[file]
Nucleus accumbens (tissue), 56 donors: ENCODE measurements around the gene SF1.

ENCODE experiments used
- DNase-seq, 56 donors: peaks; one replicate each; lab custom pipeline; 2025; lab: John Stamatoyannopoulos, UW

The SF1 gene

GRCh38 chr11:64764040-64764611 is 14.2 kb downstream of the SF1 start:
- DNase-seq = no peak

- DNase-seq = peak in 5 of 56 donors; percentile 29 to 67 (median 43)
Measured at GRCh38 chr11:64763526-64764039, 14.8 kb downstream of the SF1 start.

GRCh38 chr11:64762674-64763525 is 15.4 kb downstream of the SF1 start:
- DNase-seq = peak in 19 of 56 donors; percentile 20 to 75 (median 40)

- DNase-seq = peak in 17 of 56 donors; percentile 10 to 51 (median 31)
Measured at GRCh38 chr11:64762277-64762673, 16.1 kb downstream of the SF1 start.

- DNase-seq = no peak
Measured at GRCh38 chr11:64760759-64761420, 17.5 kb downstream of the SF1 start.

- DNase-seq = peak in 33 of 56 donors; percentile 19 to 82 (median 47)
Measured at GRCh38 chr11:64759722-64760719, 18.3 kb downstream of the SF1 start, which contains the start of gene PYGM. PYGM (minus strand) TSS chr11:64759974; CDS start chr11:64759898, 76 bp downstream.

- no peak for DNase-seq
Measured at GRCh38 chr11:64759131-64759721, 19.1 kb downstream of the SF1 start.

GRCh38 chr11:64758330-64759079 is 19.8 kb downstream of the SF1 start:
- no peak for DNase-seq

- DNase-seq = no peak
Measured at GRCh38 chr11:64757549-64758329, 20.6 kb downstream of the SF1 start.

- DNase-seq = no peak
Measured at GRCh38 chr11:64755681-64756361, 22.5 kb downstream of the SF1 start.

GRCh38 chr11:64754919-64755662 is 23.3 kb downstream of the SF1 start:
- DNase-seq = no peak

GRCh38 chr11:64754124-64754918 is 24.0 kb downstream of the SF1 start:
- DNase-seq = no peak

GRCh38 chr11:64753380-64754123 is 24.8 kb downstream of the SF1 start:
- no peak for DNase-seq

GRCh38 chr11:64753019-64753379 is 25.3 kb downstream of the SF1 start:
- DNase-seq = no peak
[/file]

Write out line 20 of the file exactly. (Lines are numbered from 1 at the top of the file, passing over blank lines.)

- no peak for DNase-seq